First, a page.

Studying in Moscow was not just about music though. It also meant learning the culture, the arts and history and more importantly, the language. As freshmen, she and her classmates from China and Vietnam had to learn the Russian language. All of them had to be 100 percent fluent in the language. In due time, as she became immersed in the country, she earned a degree in Russian Language Pedagogy that enabled her to teach the language.
Today, she still speaks the language and communicates well with anyone who came from the former Soviet Union. Whenever she sometimes craves and shops for Russian food and groceries, she travels for hours from Long Island where she resides with her family to get to Staten Island to buy her provisions and also visit friends there.
Her favorite composers belong to the romantic era such as Liszt, Chopin, and Schumann including Russian composers Rachamarinoff, Tchaikovsky, and Scriabin. Besides composers, she also loves pianists Vladimir Horowitz, Yevgeny Kissin and her late mentor Yevgeny Malinin.
In 1985, she received her Master’s Degree from the prestigious Moscow conservatory with highest honors (the equivalent of Summa Cum Laude by Western standards) as student of Russian National Artist Yevgeny Malinin. She did her Professional Studies at the Manhattan School of Music as a student of Dr. Solomon Mikowsky and as a recipient of the Elva Van Gelder Memorial Scholarship. It was her New York debut recital at Alice Tully Hall in Lincoln Center that classical music critics from the New York Times and Daily News noticed her outstanding talent
Arrieta has not lost her passion for piano and for anything else, she wants to teach, encourage, develop and inspire the youth to excel in their chosen fields of endeavors. Her children may not have followed the path she has taken but she said her children excel in their own rights.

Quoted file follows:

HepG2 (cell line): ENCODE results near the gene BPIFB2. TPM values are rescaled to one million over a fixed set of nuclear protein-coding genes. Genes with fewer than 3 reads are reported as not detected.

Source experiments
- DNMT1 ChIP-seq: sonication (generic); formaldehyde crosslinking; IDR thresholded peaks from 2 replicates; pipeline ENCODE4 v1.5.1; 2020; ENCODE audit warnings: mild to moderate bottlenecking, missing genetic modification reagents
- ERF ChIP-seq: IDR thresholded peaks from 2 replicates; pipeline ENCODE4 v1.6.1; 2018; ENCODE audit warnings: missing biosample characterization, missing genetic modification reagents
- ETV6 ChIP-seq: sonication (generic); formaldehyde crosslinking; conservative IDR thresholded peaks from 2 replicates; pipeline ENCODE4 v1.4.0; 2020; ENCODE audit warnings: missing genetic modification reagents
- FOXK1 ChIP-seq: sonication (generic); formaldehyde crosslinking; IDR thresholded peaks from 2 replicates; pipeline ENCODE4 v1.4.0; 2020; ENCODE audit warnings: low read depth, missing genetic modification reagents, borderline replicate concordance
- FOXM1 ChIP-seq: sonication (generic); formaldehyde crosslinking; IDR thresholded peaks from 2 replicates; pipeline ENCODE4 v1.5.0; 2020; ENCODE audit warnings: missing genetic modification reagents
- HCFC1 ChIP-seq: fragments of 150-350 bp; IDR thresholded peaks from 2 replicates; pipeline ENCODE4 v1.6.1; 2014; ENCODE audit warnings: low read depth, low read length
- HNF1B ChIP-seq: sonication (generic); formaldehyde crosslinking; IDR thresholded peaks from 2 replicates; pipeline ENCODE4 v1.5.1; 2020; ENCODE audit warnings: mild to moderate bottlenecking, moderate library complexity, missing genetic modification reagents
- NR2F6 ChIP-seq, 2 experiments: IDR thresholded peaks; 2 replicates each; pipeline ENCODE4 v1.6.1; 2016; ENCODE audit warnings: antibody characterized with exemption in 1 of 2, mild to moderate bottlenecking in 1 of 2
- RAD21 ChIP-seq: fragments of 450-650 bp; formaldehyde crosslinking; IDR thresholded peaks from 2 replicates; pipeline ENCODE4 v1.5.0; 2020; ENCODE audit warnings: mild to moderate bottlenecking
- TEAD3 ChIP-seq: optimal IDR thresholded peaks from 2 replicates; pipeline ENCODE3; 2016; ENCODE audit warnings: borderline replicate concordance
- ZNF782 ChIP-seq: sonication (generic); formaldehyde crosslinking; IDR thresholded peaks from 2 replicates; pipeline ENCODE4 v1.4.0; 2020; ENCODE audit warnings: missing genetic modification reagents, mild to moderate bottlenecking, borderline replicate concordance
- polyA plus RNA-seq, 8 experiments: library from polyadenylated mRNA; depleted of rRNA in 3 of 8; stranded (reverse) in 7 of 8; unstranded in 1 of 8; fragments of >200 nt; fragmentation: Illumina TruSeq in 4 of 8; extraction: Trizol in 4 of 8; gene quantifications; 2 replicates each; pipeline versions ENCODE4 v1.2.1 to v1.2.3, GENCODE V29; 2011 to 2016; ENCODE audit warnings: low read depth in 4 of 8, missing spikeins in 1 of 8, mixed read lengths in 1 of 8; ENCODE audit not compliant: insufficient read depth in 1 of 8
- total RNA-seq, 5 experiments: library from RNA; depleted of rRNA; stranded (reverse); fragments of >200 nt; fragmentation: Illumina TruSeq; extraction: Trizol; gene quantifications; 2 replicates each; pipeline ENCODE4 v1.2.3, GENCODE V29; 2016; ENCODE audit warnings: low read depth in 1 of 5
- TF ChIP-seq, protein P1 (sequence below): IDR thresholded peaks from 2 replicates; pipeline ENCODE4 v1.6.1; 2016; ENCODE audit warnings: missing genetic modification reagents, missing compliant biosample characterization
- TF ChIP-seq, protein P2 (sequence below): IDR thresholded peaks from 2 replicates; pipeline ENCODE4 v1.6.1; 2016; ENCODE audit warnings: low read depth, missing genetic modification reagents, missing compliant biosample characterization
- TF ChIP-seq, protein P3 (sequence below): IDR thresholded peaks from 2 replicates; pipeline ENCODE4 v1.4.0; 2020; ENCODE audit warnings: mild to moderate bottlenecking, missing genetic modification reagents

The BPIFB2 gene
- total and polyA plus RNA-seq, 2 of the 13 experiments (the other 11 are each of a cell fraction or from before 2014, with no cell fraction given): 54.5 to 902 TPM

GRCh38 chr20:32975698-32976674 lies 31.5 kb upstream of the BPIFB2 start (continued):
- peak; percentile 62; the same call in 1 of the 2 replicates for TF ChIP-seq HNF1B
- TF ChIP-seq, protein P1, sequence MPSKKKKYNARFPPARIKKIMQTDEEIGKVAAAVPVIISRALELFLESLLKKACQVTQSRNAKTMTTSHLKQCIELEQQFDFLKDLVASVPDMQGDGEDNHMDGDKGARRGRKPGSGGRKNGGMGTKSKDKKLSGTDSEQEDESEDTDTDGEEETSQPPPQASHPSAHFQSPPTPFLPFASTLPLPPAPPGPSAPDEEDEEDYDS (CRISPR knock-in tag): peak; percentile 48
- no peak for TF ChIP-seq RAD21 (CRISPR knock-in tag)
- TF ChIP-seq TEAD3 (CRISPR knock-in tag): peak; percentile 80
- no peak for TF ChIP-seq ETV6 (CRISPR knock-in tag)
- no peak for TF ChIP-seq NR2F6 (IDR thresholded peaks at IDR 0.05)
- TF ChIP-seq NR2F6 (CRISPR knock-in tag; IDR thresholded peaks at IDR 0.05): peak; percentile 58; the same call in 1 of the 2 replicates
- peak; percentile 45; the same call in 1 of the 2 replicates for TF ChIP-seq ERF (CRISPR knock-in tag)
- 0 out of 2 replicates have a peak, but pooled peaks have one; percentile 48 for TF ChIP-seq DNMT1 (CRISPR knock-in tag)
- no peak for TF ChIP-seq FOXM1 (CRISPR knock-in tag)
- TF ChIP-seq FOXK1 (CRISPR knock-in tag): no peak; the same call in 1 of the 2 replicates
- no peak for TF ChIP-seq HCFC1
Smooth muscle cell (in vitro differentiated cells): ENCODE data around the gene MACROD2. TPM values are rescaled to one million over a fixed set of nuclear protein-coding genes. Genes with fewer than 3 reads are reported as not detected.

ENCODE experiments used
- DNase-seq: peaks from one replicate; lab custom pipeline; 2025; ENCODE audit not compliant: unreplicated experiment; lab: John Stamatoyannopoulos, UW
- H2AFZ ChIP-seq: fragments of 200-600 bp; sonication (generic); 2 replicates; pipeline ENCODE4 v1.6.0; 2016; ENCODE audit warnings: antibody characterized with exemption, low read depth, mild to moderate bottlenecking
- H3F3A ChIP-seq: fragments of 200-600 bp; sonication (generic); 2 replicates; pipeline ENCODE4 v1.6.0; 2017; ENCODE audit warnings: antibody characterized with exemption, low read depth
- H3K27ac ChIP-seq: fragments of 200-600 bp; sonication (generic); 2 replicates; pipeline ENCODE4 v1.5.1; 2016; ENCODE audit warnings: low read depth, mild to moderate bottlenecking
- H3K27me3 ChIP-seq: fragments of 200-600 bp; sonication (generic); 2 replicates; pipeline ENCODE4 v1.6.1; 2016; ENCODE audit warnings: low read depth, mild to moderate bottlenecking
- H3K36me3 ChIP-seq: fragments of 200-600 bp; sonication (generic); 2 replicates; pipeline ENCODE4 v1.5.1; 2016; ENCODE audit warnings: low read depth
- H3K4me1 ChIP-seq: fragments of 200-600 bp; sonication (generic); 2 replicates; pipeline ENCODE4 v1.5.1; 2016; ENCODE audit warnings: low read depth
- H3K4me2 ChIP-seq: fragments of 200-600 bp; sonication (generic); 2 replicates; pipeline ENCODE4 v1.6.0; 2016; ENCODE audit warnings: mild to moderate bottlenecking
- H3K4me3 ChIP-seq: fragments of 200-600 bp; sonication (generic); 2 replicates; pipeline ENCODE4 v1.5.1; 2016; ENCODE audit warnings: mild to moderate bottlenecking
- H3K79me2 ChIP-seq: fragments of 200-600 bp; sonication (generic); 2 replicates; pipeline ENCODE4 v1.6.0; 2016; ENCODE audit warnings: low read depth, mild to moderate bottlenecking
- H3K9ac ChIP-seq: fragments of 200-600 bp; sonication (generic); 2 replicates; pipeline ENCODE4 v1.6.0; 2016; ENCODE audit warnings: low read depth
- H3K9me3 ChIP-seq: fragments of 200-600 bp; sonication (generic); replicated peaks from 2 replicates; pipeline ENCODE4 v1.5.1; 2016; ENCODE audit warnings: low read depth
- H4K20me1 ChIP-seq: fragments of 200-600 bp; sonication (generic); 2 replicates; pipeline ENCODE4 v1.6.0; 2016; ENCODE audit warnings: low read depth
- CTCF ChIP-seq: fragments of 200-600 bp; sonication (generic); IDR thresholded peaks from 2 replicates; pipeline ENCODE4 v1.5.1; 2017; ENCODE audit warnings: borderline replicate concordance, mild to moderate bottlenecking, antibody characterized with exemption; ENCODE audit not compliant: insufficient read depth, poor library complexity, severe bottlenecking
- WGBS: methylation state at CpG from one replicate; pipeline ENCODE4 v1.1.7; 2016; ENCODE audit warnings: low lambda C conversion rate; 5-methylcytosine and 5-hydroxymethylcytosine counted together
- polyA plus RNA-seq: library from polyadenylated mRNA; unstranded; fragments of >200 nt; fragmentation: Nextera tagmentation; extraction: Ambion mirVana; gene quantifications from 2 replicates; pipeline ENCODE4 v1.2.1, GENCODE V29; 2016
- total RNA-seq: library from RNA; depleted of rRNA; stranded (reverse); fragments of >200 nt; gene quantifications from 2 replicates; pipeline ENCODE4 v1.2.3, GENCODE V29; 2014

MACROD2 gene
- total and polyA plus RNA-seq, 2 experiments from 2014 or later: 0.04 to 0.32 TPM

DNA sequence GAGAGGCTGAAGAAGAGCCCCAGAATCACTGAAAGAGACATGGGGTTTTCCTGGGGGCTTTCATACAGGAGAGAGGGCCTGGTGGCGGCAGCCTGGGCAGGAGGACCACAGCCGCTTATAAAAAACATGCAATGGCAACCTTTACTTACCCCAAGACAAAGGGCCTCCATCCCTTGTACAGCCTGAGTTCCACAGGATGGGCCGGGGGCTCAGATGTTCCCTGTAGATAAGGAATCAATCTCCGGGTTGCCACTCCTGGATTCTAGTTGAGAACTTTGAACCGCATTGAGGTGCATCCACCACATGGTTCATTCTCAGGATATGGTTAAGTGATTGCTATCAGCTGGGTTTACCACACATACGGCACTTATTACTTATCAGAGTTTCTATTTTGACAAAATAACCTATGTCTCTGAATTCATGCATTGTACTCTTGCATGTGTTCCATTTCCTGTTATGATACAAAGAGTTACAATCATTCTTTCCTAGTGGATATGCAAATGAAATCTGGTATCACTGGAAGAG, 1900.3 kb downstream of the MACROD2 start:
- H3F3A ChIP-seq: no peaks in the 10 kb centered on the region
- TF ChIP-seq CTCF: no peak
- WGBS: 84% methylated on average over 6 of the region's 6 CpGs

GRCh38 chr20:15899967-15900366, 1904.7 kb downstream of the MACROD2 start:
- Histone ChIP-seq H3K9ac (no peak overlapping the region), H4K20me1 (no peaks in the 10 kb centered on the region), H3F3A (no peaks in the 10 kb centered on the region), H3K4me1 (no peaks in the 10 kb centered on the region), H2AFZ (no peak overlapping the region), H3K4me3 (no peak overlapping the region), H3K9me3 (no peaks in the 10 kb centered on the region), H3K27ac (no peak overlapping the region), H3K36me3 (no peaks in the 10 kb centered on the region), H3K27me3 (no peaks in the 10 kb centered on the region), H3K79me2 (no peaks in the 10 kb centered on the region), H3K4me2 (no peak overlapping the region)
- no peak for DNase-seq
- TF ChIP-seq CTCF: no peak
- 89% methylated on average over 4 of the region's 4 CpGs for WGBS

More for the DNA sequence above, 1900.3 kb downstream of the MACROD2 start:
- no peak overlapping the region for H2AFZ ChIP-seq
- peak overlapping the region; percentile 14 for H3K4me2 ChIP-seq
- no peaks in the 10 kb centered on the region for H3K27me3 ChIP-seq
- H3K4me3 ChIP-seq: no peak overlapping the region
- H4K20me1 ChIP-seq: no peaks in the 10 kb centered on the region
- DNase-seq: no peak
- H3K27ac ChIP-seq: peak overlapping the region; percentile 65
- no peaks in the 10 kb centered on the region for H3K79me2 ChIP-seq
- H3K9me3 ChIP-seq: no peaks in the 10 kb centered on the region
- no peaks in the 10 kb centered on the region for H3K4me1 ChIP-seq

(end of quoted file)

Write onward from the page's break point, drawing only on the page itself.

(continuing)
She teaches piano to 70 students, which has kept her busy over the years including having two concerts in Manila. Some of her students have already performed at the Carnegie Hall and also at the Kennedy Center in Washington, D.C. Others have earned a seat to compete in state and regional competitions.
She is happy with the outcome of her mentoring or her paying forward to students who are once like her pursuing her dream and using her God-given talent.
Both her children who were home-schooled are avid tennis players. Although Josheb has shifted his attention into New Media Computer Arts, her mother’s guidance and dream is still with him. He recently won in an international Adobe competition participated by about 4,000 enthusiasts and developers. “He may well be getting top honors, too,” she said.
As for her 14-year-old daughter Isabelle, she is into tennis. A tennis champion in the making like American Serena Williams or Russian Maria Sharapova, she was asked. “Maybe,” she quipped, “but it is up to her and I will respect her decision.”
She plans to launch a solo album after this concert. “The recordings I have now now are the duo performances that I have done with my partner Raul Sunico,” Arrieta said.
Raul Sunico, a celebrated pianist and respected pedagogue is now the president of the Cultural Center of the Philippines. He oversees the artistic programs of the CCP resident companies, such as Ballet Philippines, Tanghalang Pilipino, Ramon Obusan Folkloric Group, Philippine Madrigal Singers, Philippine Ballet Theater, Philippine Philharmonic Orchestra, UST Symphony Orchestra, and the Bayanihan Philippine National Dance Company.
He and another concert pianist, Rene Dalandan, were kind of buddies with Arrieta in the late 80s. While Sunico was finishing his doctoral studies at the New York University, Arrieta and Dalandan were classmates in furthering their professional studies at the Manhattan School of Music in the early ’90s.
Dalandan spoke highly of Arrieta and described her as “extremely committed to her studies”. “She was very studious,” he said. Both he and Arrieta performed in a benefit concert for the Metropolitan Opera House in 1989. Later, they had a four-piano concert which included Sunico, Arrieta, Dalandan and Corazon Kabayao, which wowed the audience. “It was so exciting performing together,” Dalandan mused.
Dalandan is now a full-time music teacher at Pearl River Middle School in Orangeburg, New York for the past 10 years. He recently returned to the concert stage, performing three piano concerts with FilHarmonika Orchestra under Gerard Salonga in 2011, and then, recently a duo piano concert with Marites Fernandez at the CCP last August 23rd.
As far as compositions, Arrieta said she was the lyricist of the hit tune Ewan sang by the Apo Hiking Society and music by Louie Ocampo. It won 2nd prize at the 1979 Metro Manila Song Festival.
“I am fortunate to have been trained both in Russia and the U.S. It influenced my artistic growth from both sides of the musical world,” she said towards the end of the interview.
Arrieta is on her way to an encore performance, which many of her fans, friends and family, have been waiting for years to happen and would love to see her perform again and again.